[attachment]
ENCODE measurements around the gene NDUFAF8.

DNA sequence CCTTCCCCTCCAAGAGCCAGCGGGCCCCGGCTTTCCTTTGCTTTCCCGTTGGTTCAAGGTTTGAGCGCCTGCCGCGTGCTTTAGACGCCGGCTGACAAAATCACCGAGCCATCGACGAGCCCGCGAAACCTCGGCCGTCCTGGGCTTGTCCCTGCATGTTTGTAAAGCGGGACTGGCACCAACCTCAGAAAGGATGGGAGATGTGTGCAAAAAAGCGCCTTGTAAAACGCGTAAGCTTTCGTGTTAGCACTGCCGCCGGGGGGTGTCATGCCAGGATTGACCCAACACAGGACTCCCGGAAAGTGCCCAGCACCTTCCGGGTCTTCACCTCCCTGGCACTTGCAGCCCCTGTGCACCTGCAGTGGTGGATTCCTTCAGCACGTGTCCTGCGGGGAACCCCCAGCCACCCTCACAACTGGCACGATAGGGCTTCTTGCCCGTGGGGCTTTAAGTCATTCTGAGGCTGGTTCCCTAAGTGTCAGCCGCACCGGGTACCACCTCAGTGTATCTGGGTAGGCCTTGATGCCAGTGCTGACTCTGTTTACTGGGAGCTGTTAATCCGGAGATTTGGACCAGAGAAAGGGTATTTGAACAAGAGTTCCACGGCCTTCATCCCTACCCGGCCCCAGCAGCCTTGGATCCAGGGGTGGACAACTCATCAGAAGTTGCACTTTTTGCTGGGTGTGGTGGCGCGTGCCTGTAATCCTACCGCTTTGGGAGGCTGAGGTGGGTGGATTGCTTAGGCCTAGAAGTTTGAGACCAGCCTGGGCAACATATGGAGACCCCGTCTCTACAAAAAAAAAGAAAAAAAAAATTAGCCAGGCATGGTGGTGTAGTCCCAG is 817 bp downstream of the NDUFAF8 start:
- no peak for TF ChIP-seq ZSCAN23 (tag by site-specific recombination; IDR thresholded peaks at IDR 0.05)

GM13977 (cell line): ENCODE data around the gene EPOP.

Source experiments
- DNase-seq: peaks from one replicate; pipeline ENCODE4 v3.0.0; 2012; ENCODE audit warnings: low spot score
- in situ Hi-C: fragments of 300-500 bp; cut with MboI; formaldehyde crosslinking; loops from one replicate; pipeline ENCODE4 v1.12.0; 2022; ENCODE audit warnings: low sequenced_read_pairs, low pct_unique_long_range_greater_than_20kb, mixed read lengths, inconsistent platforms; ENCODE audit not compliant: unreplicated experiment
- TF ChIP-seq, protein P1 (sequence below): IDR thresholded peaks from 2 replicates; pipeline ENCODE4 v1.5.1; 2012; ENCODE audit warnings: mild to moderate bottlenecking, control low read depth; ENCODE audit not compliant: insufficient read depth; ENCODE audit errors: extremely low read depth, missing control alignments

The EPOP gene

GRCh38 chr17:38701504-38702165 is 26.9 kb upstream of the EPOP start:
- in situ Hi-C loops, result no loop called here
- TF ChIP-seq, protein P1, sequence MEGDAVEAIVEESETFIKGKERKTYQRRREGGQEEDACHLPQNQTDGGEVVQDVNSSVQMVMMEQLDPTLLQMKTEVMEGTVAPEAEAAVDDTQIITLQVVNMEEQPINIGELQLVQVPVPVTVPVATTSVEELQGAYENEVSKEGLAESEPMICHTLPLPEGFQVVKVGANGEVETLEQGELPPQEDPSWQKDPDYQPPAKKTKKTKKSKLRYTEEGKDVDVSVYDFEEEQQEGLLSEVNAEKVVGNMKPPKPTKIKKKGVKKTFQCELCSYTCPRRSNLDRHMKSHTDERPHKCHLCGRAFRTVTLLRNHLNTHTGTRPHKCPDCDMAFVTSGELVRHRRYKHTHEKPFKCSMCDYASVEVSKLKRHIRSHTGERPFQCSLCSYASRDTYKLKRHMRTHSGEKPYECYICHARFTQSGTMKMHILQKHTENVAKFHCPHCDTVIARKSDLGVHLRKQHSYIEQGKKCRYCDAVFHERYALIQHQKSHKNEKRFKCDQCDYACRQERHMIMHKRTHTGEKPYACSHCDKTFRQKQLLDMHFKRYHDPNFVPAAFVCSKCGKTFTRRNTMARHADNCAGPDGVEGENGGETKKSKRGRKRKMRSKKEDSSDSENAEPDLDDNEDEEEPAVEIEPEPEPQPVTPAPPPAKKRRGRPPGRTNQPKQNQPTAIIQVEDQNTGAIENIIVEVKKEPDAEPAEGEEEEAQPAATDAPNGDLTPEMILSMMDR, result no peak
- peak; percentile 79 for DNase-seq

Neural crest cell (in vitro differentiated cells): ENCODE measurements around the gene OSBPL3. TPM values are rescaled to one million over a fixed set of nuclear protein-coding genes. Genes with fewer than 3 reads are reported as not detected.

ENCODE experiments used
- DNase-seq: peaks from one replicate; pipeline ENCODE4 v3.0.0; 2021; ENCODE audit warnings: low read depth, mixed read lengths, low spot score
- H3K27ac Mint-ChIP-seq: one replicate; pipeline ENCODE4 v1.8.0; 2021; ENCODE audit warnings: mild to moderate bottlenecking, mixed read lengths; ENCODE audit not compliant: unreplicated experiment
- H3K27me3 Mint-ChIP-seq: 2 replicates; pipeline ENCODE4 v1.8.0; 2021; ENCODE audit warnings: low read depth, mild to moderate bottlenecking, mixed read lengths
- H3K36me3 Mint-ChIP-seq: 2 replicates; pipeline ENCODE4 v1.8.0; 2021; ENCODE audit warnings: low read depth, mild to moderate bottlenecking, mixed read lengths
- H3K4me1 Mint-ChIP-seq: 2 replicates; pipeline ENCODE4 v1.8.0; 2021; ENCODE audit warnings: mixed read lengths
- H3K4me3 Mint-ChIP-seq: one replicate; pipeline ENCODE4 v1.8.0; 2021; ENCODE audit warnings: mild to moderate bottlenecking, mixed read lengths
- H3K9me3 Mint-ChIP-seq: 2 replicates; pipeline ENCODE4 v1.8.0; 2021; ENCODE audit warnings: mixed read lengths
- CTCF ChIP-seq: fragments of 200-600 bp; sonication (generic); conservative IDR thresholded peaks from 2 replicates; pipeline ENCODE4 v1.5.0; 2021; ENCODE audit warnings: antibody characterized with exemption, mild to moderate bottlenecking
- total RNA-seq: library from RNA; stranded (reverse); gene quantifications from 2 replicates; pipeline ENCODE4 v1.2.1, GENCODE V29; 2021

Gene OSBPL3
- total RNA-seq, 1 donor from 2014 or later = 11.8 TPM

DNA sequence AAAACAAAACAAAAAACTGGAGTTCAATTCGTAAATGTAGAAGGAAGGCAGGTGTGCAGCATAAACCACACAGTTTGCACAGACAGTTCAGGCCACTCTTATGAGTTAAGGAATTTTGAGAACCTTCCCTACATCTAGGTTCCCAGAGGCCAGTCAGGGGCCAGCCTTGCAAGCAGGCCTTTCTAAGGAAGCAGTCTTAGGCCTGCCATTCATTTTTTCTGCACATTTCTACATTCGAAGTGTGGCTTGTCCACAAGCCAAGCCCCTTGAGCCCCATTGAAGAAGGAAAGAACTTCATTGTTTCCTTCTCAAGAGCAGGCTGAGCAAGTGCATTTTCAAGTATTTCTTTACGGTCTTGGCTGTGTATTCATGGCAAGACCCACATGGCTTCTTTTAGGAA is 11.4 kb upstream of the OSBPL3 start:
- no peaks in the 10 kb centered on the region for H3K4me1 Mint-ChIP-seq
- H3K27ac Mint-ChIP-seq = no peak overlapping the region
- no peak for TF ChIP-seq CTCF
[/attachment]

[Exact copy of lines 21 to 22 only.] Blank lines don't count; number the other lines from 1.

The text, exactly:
- H3K4me3 Mint-ChIP-seq: one replicate; pipeline ENCODE4 v1.8.0; 2021; ENCODE audit warnings: mild to moderate bottlenecking, mixed read lengths
- H3K9me3 Mint-ChIP-seq: 2 replicates; pipeline ENCODE4 v1.8.0; 2021; ENCODE audit warnings: mixed read lengths